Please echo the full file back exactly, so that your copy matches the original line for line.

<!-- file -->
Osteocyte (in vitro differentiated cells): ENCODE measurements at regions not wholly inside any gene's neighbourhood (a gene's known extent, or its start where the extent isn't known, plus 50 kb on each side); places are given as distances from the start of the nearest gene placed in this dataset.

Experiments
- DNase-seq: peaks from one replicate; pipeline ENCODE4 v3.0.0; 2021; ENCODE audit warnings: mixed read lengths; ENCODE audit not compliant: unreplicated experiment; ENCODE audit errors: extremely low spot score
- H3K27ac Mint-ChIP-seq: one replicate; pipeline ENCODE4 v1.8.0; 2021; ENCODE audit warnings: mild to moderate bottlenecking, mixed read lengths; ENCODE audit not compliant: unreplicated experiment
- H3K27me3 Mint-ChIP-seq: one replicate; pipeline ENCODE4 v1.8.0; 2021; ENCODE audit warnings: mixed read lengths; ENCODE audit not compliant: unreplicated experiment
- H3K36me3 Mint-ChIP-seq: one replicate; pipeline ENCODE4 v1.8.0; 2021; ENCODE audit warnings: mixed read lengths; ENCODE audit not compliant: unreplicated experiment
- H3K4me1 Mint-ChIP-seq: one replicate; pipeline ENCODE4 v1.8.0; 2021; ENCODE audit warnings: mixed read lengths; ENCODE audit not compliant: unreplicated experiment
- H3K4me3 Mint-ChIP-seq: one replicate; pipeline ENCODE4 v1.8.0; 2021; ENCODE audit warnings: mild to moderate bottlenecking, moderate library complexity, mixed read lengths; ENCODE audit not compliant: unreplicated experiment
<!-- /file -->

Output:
Osteocyte (in vitro differentiated cells): ENCODE measurements at regions not wholly inside any gene's neighbourhood (a gene's known extent, or its start where the extent isn't known, plus 50 kb on each side); places are given as distances from the start of the nearest gene placed in this dataset.

Experiments
- DNase-seq: peaks from one replicate; pipeline ENCODE4 v3.0.0; 2021; ENCODE audit warnings: mixed read lengths; ENCODE audit not compliant: unreplicated experiment; ENCODE audit errors: extremely low spot score
- H3K27ac Mint-ChIP-seq: one replicate; pipeline ENCODE4 v1.8.0; 2021; ENCODE audit warnings: mild to moderate bottlenecking, mixed read lengths; ENCODE audit not compliant: unreplicated experiment
- H3K27me3 Mint-ChIP-seq: one replicate; pipeline ENCODE4 v1.8.0; 2021; ENCODE audit warnings: mixed read lengths; ENCODE audit not compliant: unreplicated experiment
- H3K36me3 Mint-ChIP-seq: one replicate; pipeline ENCODE4 v1.8.0; 2021; ENCODE audit warnings: mixed read lengths; ENCODE audit not compliant: unreplicated experiment
- H3K4me1 Mint-ChIP-seq: one replicate; pipeline ENCODE4 v1.8.0; 2021; ENCODE audit warnings: mixed read lengths; ENCODE audit not compliant: unreplicated experiment
- H3K4me3 Mint-ChIP-seq: one replicate; pipeline ENCODE4 v1.8.0; 2021; ENCODE audit warnings: mild to moderate bottlenecking, moderate library complexity, mixed read lengths; ENCODE audit not compliant: unreplicated experiment